Mosquito Peak (13,781) and Treasurevault Mountain (13,701), Dec 31, 1994

Tom Vervaeke and I decided to end the year with a short five mile hike in the Mosquito Pass area trying to take in the above mentioned peaks. We made it to the point on the Mosquito Pass Road where we had launched the week before on a climb of Mt Arkansas. We knew we were at the right spot as Tom was using this outing for a shakedown cruise of his new GPS unit. In the warmth of his house he had programmed the starting points along with numerous waypoints enroute to the summits and back. Our plan was to test his GPS unit and follow the route he had mapped out at home. The road was snow covered and drifted in sections, but 4WD low got us there although it may be the last time we get that high until about July.

The previous 24 hours had seen about 5 of powder fall in the central Rockies where we were, but the overall avalanche forecasts were low, so we felt we had a chance to get to the top. It was snowing as we organized our gear and about 15 degree with a steady wind. We started up the snow covered road to a point where we needed to head west toward a bench. Once we got high enough to see the mountain faces we saw fresh avalanche activity signs on the east/south eastern faces. It was probably powder sloughing off the old hard slab underneath, but it was fresh and that means don t go that way. The route we intended on following went up a bowl at the base of the peak.

Although it looked good on paper, I felt and Tom agreed that it was simply not worth the risk. We decided to head south a bit more and started up the southeast ridge up Mosquito Peak. The ridge continued to get steeper until it was about 45 degrees. We still had our snowshoes on at this point but as we were forced to get closer to the ridge crest to avoid the avalanche prone slope, it became increasing obvious that that the closer we came to the crest, the more risk we had in now sliding off the north east side of the ridge.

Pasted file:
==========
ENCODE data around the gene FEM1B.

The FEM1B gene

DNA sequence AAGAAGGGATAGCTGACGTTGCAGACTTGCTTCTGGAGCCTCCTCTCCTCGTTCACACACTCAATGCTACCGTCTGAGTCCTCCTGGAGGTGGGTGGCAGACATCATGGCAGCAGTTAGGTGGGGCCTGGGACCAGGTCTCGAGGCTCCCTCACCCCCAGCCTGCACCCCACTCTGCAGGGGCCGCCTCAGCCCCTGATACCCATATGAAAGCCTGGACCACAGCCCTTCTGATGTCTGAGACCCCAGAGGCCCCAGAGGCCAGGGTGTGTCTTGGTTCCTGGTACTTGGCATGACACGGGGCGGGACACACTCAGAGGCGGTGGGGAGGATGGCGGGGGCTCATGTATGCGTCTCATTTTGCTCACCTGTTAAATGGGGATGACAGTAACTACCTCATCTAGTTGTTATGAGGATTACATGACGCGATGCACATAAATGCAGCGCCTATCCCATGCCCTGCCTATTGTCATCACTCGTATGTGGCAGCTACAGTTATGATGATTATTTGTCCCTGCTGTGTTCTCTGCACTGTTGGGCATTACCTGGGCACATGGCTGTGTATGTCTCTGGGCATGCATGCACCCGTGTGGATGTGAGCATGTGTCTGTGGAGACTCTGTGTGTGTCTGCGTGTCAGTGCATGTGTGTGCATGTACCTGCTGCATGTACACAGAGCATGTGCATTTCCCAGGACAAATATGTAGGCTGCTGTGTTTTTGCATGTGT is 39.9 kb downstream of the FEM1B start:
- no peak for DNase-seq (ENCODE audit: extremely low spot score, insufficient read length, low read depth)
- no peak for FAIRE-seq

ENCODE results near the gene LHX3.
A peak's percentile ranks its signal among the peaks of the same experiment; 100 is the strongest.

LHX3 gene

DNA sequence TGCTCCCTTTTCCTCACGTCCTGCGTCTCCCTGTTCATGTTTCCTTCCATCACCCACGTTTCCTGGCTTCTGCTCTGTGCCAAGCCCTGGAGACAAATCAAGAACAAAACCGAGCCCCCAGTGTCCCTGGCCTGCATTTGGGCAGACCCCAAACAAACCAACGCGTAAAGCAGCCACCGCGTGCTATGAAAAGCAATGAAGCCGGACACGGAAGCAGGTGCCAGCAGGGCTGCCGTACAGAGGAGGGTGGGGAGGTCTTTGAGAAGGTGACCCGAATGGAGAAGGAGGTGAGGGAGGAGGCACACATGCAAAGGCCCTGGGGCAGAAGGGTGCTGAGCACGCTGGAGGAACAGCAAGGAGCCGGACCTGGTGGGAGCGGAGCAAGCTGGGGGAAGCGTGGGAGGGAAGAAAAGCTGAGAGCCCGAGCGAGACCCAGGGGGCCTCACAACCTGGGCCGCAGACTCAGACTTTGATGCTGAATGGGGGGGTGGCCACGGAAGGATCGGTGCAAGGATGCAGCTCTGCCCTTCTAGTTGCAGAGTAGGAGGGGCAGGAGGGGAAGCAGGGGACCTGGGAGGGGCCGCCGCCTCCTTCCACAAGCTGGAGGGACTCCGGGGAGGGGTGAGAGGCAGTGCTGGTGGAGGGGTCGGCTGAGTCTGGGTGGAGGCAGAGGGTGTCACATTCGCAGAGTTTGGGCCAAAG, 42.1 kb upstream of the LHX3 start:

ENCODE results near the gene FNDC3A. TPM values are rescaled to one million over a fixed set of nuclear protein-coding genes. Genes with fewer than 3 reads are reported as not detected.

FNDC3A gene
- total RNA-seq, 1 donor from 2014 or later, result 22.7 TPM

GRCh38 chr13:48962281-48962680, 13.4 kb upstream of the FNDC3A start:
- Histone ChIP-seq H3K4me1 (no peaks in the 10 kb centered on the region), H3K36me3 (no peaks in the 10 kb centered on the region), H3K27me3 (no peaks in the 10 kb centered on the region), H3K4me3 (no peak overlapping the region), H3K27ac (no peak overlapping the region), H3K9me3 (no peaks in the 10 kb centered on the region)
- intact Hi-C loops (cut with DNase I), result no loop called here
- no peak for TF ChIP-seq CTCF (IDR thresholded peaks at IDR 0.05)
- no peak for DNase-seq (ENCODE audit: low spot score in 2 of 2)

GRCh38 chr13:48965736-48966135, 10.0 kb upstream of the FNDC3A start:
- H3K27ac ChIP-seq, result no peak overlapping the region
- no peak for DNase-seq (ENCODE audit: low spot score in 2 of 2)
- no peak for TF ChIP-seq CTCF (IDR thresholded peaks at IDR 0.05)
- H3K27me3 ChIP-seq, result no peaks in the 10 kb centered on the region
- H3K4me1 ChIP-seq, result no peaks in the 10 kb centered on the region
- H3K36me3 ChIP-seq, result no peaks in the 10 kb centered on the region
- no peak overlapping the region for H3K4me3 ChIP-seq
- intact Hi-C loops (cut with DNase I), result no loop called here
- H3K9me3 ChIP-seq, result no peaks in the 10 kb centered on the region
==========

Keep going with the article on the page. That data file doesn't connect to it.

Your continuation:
It was now too steep for the snowshoes, so I paused to access the situation. My snowshoe pushed the top 6 inches of powder off and I proceeded to slide down 5 feet past Tom. We both looked at each other and decided to lose the snowshoes, figuring we could kick step up using our ice axes. We both managed to gets our snowshoes off and get them on our packs without falling off then we got a rude awakening. I jammed my ax in as hard as I could and it sliced through the new powder and did not penetrate the hard slab underneath. Hmmmmm.

Tom tried to kick a few steps and found it impossible. We decided on retreat to a rock outcropping which we managed to get to without sliding off the mountain. Yes, we could have made it up with crampons, no, we did not have them with us. There were other options available to get up, but none clear of avalanche hazard. So, the smart thing to do is to bag it, and go do something else. We decided to explore a rather large mine we had passed on the way up, so we donned our snowshoes and headed down.

The wind had shifted (of course) and was now a steady 40 mph in our face. Tom s thermometer read 5 degrees so the charts say – 45 degrees wind chill. My nose agreed as I lost feeling in the tip from the cold. I had experienced my fingers freezing and the painful thawing, but never with my nose. Ouch. After exploring the mine we headed down through strong winds/blowing snow, arriving at the car fours from when we started. Did not make it to the top, but we were content we had a great day in the mountains, and we able to get back to town early for New Year’s Eve. All in all, a good way to end a long year of hiking and climbing in Colorado.